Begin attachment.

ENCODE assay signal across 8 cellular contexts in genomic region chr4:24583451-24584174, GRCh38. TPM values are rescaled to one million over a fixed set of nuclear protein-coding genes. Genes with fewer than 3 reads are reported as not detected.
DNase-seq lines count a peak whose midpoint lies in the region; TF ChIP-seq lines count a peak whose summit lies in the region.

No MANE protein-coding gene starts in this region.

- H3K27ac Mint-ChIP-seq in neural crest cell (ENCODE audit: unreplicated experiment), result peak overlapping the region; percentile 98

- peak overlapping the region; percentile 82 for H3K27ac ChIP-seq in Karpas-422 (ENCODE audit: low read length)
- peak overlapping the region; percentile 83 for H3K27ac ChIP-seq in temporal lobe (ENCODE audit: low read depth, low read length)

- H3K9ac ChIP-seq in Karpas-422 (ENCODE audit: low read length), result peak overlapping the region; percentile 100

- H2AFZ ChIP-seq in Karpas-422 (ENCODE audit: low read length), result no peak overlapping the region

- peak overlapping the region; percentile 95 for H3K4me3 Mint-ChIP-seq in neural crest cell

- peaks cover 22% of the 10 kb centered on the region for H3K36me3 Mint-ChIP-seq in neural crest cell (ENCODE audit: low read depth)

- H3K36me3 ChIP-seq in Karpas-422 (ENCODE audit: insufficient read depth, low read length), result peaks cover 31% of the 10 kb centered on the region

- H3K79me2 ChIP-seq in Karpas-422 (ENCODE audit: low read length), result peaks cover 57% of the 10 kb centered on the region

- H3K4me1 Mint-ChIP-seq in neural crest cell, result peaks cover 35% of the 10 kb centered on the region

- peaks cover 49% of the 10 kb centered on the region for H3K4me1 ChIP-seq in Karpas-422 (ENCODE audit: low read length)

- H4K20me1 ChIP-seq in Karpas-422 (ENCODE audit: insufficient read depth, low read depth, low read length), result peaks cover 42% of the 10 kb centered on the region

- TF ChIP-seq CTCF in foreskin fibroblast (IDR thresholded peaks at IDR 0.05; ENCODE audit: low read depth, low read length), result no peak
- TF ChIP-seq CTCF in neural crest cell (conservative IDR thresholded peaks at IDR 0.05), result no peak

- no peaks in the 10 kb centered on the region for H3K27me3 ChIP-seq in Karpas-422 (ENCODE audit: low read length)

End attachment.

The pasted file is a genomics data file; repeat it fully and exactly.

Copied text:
ENCODE assay signal across 8 cellular contexts in genomic region chr4:24583451-24584174, GRCh38. TPM values are rescaled to one million over a fixed set of nuclear protein-coding genes. Genes with fewer than 3 reads are reported as not detected.
DNase-seq lines count a peak whose midpoint lies in the region; TF ChIP-seq lines count a peak whose summit lies in the region.

No MANE protein-coding gene starts in this region.

- H3K27ac Mint-ChIP-seq in neural crest cell (ENCODE audit: unreplicated experiment), result peak overlapping the region; percentile 98

- peak overlapping the region; percentile 82 for H3K27ac ChIP-seq in Karpas-422 (ENCODE audit: low read length)
- peak overlapping the region; percentile 83 for H3K27ac ChIP-seq in temporal lobe (ENCODE audit: low read depth, low read length)

- H3K9ac ChIP-seq in Karpas-422 (ENCODE audit: low read length), result peak overlapping the region; percentile 100

- H2AFZ ChIP-seq in Karpas-422 (ENCODE audit: low read length), result no peak overlapping the region

- peak overlapping the region; percentile 95 for H3K4me3 Mint-ChIP-seq in neural crest cell

- peaks cover 22% of the 10 kb centered on the region for H3K36me3 Mint-ChIP-seq in neural crest cell (ENCODE audit: low read depth)

- H3K36me3 ChIP-seq in Karpas-422 (ENCODE audit: insufficient read depth, low read length), result peaks cover 31% of the 10 kb centered on the region

- H3K79me2 ChIP-seq in Karpas-422 (ENCODE audit: low read length), result peaks cover 57% of the 10 kb centered on the region

- H3K4me1 Mint-ChIP-seq in neural crest cell, result peaks cover 35% of the 10 kb centered on the region

- peaks cover 49% of the 10 kb centered on the region for H3K4me1 ChIP-seq in Karpas-422 (ENCODE audit: low read length)

- H4K20me1 ChIP-seq in Karpas-422 (ENCODE audit: insufficient read depth, low read depth, low read length), result peaks cover 42% of the 10 kb centered on the region

- TF ChIP-seq CTCF in foreskin fibroblast (IDR thresholded peaks at IDR 0.05; ENCODE audit: low read depth, low read length), result no peak
- TF ChIP-seq CTCF in neural crest cell (conservative IDR thresholded peaks at IDR 0.05), result no peak

- no peaks in the 10 kb centered on the region for H3K27me3 ChIP-seq in Karpas-422 (ENCODE audit: low read length)